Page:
Corn producers in Perth County want better crisis supportJanuary 10, 2019 5:00am
Corn producers in Perth County are still navigating through challenges after high levels of vomitoxin, also known as DON, were found in the crop during harvest.
The hardest area of the province was southwestern Ontario.
Perth County saw an above yield in corn of 197 bu/ac compared to the provincial average of 182.
But wet weather in the harvest season also led to high levels of DON.
“It seemed to be pretty hard hit, pretty quick in the southern part of our district. The Tavistock area, Mitchell and Stratford and east of Stratford,” said Mark Brock, former Grain Farmers of Ontario director of District 9. “You know, early in corn harvest we identified it was a pretty big issue for the southern part. As we see corn being shipped and going to end users, we’re hearing some stories where it is popping up in other areas of the district as well.”
Many producers are trying to figure out insurance coverage and the Grain Farmers of Ontario is also asking the federal and provincial governments to strengthen risk management programs for grain producers.
“I think the bottom line issue is the Business Risk Management programs have been eroded through the times,” said Barry Senft, the CEO of Grain Farmers of Ontario. “Because the grain industry has experienced some decent prices since 2008, we haven’t had the call for a safety net program on the revenue side. But the time is going to come, and for some farmers, that time has come this past fall.”
And even though the year on the calendar has flipped, the issue is still playing a role in how producers can market and use their crop.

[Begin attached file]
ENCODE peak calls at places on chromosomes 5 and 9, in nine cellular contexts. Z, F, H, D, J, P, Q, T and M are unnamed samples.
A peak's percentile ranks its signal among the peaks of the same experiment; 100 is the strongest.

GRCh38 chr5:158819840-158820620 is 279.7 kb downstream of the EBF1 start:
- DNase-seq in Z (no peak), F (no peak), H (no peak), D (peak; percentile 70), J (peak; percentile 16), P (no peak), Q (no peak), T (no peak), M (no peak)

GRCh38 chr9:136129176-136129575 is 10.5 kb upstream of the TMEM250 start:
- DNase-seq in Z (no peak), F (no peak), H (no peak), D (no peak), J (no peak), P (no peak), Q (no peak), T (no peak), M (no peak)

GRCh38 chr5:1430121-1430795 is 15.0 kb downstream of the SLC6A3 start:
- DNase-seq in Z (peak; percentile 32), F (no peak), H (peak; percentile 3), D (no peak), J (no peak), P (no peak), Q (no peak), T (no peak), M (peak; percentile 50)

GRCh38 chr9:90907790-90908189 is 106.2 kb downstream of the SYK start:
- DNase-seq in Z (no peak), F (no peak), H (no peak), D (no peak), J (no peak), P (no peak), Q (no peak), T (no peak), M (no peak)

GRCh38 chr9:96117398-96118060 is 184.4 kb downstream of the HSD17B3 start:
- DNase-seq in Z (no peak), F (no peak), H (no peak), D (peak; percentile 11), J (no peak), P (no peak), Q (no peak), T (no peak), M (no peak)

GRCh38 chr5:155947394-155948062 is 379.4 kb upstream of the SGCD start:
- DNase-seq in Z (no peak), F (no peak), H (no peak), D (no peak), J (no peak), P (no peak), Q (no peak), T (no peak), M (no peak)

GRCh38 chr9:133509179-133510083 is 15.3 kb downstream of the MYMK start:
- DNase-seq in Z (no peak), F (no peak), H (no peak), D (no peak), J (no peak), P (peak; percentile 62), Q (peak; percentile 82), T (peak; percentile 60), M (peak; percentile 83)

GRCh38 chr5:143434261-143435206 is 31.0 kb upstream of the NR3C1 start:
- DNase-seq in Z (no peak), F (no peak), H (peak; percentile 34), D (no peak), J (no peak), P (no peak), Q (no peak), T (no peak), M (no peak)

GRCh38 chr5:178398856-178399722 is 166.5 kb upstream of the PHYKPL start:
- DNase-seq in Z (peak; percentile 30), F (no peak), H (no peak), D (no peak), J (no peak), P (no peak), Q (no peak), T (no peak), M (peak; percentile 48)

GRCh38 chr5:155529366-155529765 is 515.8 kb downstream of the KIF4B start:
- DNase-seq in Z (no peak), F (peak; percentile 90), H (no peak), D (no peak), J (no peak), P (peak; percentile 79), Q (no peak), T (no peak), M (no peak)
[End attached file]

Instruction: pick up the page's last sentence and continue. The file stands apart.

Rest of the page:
“Maybe half of the corn has been marketed from this past harvest so there is a lot of corn to move through the system. Farmers need to be looking at where their most attractive market is,” added Senft.
For Josh Boresen, whose farm is in the Stratford area, it will be a financial loss but something he believes he and his family can get through.
“It’s going to cost us a lot of money and in the long run we can place that, I guess,” said Boersen. “This was a weather event but nothing as serious as other places have experienced like in B.C. with wildfires. We didn’t lose our livelihood, we just lost a portion of the crop. It’s going to be significant in terms of financial trouble for a period of time but we’ll make it through.”
Boresen talked with CKNX after being elected the new GFO director of District 9, Perth County.
As for next growing season, many corn growers will have to make some decisions about seeds and rank the importance of seed traits when it comes to high yield versus disease resistance.
For the complete interview with Barry Senft, CEO of Grain Farmers of Ontario, click play below.